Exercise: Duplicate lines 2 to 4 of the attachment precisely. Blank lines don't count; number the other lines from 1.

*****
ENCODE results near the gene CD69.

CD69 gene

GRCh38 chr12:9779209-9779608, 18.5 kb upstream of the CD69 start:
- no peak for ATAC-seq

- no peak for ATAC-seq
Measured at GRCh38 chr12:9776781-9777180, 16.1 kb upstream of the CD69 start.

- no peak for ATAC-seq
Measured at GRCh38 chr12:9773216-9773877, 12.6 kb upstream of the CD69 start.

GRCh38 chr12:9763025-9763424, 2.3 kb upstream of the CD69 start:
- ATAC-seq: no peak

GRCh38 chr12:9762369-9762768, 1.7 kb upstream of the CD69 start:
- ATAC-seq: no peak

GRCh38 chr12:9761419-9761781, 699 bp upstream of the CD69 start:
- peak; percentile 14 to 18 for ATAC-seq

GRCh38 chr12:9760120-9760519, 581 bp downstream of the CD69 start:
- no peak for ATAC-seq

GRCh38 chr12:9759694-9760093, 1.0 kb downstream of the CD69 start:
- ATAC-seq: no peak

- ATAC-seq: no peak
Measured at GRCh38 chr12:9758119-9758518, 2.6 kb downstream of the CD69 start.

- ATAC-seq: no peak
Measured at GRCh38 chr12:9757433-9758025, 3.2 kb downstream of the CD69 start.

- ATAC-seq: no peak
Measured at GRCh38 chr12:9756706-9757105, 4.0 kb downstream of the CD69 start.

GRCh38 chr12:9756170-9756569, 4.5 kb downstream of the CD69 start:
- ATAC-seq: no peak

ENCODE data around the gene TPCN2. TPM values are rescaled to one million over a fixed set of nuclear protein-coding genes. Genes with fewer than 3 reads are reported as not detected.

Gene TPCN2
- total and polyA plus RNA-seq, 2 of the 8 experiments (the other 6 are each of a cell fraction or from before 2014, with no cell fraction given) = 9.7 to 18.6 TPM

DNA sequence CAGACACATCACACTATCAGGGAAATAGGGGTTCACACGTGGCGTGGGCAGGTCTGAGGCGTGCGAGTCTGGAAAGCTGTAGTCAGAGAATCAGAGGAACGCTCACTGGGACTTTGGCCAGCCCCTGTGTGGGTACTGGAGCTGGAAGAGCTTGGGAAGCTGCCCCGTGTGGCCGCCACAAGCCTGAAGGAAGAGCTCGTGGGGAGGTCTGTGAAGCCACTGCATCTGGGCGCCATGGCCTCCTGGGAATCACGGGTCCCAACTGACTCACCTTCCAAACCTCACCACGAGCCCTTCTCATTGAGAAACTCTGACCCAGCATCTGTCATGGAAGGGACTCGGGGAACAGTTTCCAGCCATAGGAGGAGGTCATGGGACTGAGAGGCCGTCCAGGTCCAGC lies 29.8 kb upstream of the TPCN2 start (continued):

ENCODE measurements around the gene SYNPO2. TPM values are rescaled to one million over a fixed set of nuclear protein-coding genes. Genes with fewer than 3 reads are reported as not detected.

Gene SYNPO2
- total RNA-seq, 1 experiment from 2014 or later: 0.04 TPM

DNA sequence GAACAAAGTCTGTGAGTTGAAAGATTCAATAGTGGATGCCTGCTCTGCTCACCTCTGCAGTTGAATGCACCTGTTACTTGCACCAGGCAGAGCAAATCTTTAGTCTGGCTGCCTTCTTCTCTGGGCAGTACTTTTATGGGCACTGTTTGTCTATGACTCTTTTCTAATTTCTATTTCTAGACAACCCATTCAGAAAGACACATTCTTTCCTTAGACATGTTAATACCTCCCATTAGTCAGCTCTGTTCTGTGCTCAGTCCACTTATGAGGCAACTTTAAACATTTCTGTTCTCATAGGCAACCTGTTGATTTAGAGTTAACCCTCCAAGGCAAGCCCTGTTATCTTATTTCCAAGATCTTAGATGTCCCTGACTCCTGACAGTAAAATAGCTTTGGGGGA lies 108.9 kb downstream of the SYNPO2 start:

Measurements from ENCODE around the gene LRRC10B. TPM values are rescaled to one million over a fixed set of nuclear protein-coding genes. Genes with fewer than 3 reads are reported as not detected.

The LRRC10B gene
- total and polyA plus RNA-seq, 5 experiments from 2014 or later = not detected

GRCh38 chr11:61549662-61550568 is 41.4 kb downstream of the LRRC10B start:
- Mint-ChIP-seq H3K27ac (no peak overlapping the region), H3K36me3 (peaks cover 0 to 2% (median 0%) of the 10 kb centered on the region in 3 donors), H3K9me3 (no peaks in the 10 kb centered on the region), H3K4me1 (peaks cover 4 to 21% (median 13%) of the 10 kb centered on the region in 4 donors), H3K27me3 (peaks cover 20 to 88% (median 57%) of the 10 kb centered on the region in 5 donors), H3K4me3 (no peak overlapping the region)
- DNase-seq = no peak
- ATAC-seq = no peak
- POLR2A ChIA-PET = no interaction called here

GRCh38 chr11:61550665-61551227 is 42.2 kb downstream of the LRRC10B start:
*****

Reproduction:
CD69 gene

GRCh38 chr12:9779209-9779608, 18.5 kb upstream of the CD69 start:
- no peak for ATAC-seq